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January 27, 2022

Trone Signs on to Letter Urging Treasury Department to Reduce IRS Backlog, Bring Relief to Taxpayers


January 27, 2022

Contact: Sasha Galbreath, 

Trone Signs on to Letter Urging Treasury Department to Reduce IRS Backlog, Bring Relief to Taxpayers

WASHINGTON, D.C. — Congressman David Trone (MD-06), along with nearly 200 other Members of the U.S. House of Representatives, signed a letter urging the Treasury Department to address the unprecedented challenges facing the Internal Revenue Service (IRS) and bring relief to American taxpayers as tax filing season begins. 

You can read the letter in full here

“While the COVID-19 pandemic has strained every federal agency, the impact on the IRS has been particularly severe,” wrote the group of lawmakers to Treasury Department Secretary Janet Yellen. “In many cases, the delayed processing of amended returns has been devastating to small businesses in our communities whose applications for emergency loans from the Small Business Administration have been caught in limbo nearly two years after the COVID-19 pandemic began… This has made it impossible for frustrated taxpayers to find any help.  When our constituents cannot get assistance from the IRS and TAS, they contact us, and we have our hands tied at this point as well.”

As of December 23, 2021, the IRS had a backlog of six million individual income tax returns and 2.3 million amended individual tax returns. In addition, the IRS has 2 million Employer Quarterly Tax Returns that must be processed before the nearly 500,000 amended Forms 941 can be processed.

The letter continues: “Recognizing the extraordinary challenges of the COVID-19 pandemic, in addition to the IRS operating with antiquated technology and a constrained budget, we find the current situation alarming. We stand ready to support the IRS and look forward to hearing how we can help you address any obstacles facing the agency.”

The letter also suggests measures the IRS could take to bring immediate relief to taxpayers entering tax filing season.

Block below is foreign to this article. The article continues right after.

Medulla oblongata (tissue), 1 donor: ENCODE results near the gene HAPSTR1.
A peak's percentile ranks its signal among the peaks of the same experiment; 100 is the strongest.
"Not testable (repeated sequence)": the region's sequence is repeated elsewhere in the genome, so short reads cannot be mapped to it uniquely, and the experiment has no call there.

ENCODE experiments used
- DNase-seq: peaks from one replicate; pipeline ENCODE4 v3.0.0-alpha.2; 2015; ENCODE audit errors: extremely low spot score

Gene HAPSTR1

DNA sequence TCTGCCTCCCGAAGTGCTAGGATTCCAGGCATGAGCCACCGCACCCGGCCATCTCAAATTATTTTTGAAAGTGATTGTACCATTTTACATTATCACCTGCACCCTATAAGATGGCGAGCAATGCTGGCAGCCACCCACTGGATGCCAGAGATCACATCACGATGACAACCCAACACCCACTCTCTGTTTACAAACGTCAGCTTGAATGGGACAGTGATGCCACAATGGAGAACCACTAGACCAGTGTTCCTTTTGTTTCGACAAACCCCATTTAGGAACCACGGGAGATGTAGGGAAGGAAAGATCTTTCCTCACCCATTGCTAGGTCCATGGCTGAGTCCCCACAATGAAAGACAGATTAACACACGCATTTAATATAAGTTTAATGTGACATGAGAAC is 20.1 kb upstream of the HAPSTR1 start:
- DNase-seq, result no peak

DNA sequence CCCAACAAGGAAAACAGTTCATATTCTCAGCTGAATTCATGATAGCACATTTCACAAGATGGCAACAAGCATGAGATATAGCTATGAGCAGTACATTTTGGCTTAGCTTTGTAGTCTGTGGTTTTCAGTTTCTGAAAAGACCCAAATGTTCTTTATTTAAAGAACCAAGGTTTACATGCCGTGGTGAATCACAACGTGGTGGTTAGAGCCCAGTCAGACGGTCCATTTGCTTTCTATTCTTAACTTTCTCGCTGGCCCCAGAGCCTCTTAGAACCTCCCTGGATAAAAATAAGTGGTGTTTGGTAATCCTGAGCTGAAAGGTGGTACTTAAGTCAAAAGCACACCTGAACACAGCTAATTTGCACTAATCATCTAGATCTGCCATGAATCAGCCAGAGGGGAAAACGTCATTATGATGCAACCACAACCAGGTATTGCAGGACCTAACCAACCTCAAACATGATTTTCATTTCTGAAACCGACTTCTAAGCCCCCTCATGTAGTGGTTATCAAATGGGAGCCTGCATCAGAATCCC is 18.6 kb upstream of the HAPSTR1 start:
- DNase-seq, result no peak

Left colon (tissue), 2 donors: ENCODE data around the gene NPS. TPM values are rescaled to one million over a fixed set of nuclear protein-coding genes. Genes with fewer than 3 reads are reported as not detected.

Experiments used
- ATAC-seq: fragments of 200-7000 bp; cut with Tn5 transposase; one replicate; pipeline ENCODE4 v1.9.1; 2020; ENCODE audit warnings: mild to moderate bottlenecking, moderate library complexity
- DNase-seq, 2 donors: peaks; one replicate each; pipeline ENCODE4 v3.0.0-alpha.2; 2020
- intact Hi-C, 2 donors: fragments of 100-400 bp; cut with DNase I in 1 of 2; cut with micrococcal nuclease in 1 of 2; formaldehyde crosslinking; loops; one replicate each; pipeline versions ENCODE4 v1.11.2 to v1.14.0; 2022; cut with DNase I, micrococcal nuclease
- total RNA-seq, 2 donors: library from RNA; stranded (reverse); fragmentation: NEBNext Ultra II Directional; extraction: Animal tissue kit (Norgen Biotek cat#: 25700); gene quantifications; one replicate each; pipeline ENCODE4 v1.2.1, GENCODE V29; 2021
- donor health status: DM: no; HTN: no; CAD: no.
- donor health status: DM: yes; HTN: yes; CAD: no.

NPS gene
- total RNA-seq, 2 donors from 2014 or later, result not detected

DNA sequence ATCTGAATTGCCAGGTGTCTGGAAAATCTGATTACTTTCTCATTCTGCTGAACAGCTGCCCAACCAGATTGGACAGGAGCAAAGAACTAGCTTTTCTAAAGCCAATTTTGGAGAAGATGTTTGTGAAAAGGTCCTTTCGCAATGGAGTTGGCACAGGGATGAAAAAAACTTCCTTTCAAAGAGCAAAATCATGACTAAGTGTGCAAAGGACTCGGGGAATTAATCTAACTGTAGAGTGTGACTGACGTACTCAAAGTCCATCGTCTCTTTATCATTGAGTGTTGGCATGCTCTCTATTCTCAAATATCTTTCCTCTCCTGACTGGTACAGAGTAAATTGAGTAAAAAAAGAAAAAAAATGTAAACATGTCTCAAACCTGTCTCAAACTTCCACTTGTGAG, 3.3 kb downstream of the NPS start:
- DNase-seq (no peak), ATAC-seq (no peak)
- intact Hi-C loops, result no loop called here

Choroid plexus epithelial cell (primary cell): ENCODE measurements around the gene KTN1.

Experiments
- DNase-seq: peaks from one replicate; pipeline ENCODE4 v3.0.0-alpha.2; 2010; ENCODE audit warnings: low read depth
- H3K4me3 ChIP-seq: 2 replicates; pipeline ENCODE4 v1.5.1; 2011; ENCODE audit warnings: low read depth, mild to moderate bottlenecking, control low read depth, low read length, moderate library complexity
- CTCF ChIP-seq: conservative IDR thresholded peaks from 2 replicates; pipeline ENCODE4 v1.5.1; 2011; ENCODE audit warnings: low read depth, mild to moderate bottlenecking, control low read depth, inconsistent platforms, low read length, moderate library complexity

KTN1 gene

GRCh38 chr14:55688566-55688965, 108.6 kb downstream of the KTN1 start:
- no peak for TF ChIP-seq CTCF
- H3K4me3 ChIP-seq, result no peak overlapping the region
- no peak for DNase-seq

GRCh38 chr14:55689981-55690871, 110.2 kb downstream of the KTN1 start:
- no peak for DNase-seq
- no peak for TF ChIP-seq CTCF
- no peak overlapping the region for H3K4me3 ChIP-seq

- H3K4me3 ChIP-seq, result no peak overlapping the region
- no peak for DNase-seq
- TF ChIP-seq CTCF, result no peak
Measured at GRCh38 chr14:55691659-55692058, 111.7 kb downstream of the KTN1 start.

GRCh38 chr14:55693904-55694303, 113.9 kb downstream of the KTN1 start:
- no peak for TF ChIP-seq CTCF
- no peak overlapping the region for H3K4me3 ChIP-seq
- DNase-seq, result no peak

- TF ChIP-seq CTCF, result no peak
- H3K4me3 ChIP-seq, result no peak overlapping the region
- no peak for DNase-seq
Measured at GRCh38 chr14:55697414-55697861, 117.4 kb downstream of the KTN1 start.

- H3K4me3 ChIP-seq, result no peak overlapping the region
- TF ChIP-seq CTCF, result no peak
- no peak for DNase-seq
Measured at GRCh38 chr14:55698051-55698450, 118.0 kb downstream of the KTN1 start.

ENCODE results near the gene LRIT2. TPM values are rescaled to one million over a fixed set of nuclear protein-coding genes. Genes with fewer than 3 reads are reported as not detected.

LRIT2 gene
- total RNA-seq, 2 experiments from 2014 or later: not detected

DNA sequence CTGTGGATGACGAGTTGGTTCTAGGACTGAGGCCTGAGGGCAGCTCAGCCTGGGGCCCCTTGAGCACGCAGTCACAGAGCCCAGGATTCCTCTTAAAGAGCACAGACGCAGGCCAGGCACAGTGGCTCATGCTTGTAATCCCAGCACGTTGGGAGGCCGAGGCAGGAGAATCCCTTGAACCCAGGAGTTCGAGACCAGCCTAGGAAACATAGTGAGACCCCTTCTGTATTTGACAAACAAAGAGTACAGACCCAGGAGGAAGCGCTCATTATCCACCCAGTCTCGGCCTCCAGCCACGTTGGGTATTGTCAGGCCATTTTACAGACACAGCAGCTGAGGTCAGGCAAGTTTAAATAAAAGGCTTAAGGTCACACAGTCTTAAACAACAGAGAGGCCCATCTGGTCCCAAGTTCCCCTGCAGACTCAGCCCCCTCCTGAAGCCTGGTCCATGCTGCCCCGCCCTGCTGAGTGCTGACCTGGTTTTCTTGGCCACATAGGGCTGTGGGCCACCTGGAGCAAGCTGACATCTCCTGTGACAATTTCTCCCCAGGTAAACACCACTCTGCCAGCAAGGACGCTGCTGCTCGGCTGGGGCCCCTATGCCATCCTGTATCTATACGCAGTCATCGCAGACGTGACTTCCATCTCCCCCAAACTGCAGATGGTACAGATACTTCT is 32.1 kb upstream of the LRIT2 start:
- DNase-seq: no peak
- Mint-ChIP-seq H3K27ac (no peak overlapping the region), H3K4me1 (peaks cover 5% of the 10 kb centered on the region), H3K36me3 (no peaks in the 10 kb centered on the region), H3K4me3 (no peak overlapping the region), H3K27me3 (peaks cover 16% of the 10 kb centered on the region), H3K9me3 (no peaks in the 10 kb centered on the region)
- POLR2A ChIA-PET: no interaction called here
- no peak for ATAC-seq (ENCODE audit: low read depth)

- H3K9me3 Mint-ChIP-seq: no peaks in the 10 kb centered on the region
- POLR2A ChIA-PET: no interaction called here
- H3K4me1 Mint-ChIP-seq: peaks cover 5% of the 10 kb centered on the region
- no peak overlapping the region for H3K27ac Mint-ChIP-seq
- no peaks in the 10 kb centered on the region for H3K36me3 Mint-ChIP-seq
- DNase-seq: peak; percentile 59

“While we recognize no single action will alleviate issues that have resulted from difficulties at the IRS spanning administrations of both political parties, these steps would provide our constituents with greater certainty as we enter this year’s filing season,” concluded the lawmakers.

The letter received support from the Tax Professionals United for Taxpayer Relief Coalition, which includes American Institute of CPAs (AICPA), National Association of Enrolled Agents (NAEA), Padgett Business Services, H&R Block, Latino Tax, Professional Association, National Association of Tax Professionals (NATP), National, Society of Tax Professionals (NSTP), National Society of Accountants (NSA), National Society of Black Certified Public Accountants (NSBCPA), National Conference of CPA Practitioners (NCCPAP), Diverse Organization of Firms Advocacy Committee, National Association of Black Accountants (NABA), and Prosperity Now.

The Tax Professionals United for Taxpayer Relief Coalition said: “The Tax Professionals United for Taxpayer Relief Coalition is grateful to Representative Sánchez and the 216 Members of Congress for their leadership towards making this tax filing season a little easier for taxpayers and practitioners. The Coalition represents millions of taxpayers from diverse backgrounds, including those representing Latinos, African Americans, small businesses and low-income taxpayers – Rep. Sanchez and her colleagues are fighting for these taxpayers. Together, we aim to reduce contact with an agency under strain. We ask that the IRS heed the unified voice of our stakeholder coalition and Members of Congress to grant taxpayers relief now.”

Congressman David Trone was elected to the House of Representatives in November 2018 to serve the 6th District of Maryland, which includes all or part of Montgomery, Frederick, Washington, Allegany, and Garrett Counties. Trone serves on the Appropriations, Veterans’ Affairs, and Joint Economic Committees. In Congress, Trone is fighting to make progress on issues that matter to Marylanders, including the mental health and addiction crises, criminal justice reform, and funding for medical research.